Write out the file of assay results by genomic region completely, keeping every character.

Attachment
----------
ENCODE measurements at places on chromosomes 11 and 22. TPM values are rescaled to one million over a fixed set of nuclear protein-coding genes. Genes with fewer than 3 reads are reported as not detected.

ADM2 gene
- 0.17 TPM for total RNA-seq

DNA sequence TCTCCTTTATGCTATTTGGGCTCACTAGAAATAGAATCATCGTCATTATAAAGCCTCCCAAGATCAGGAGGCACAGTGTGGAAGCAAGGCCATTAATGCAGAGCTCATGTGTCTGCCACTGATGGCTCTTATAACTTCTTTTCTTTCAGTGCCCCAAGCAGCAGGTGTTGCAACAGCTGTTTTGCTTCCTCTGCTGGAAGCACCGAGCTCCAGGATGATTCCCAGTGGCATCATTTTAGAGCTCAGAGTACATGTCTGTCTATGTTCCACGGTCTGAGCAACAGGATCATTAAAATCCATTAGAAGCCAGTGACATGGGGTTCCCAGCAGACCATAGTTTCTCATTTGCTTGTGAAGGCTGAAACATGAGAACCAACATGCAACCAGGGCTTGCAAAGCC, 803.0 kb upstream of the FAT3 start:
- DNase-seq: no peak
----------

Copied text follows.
ENCODE measurements at places on chromosomes 11 and 22. TPM values are rescaled to one million over a fixed set of nuclear protein-coding genes. Genes with fewer than 3 reads are reported as not detected.

ADM2 gene
- 0.17 TPM for total RNA-seq

DNA sequence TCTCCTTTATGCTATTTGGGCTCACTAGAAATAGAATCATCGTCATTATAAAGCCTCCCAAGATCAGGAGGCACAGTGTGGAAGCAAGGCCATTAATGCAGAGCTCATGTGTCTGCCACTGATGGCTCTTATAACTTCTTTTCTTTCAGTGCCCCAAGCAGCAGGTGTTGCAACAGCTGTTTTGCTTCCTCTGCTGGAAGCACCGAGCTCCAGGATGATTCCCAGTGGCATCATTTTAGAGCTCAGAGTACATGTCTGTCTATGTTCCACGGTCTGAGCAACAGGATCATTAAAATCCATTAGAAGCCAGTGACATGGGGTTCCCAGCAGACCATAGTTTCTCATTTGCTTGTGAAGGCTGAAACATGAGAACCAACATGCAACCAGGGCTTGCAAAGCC, 803.0 kb upstream of the FAT3 start:
- DNase-seq: no peak